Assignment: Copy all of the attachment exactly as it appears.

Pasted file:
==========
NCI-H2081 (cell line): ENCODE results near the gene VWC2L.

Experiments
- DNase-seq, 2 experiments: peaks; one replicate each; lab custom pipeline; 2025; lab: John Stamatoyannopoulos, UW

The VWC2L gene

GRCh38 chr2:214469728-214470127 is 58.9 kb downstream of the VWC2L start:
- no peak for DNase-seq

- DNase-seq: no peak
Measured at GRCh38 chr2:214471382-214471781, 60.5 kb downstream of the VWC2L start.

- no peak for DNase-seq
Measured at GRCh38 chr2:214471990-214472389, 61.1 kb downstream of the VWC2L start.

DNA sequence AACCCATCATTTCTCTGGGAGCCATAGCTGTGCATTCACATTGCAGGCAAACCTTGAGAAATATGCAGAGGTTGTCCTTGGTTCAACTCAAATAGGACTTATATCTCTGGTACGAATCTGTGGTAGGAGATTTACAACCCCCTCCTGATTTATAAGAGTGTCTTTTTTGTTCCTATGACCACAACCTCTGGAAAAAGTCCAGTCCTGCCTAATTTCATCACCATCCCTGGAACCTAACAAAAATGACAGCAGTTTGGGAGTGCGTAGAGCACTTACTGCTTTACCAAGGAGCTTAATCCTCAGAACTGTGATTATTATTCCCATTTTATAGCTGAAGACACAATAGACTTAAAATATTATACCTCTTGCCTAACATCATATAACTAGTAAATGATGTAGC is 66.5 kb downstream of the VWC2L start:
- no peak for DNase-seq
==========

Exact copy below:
NCI-H2081 (cell line): ENCODE results near the gene VWC2L.

Experiments
- DNase-seq, 2 experiments: peaks; one replicate each; lab custom pipeline; 2025; lab: John Stamatoyannopoulos, UW

The VWC2L gene

GRCh38 chr2:214469728-214470127 is 58.9 kb downstream of the VWC2L start:
- no peak for DNase-seq

- DNase-seq: no peak
Measured at GRCh38 chr2:214471382-214471781, 60.5 kb downstream of the VWC2L start.

- no peak for DNase-seq
Measured at GRCh38 chr2:214471990-214472389, 61.1 kb downstream of the VWC2L start.

DNA sequence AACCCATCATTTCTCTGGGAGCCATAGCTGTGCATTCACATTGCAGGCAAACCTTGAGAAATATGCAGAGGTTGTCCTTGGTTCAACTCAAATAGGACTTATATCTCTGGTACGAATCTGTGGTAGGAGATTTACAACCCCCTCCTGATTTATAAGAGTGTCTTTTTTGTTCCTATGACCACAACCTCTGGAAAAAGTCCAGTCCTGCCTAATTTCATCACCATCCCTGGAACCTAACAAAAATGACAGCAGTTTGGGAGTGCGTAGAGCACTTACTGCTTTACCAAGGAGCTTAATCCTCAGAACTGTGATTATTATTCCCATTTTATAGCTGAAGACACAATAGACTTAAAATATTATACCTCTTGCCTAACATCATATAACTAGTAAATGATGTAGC is 66.5 kb downstream of the VWC2L start:
- no peak for DNase-seq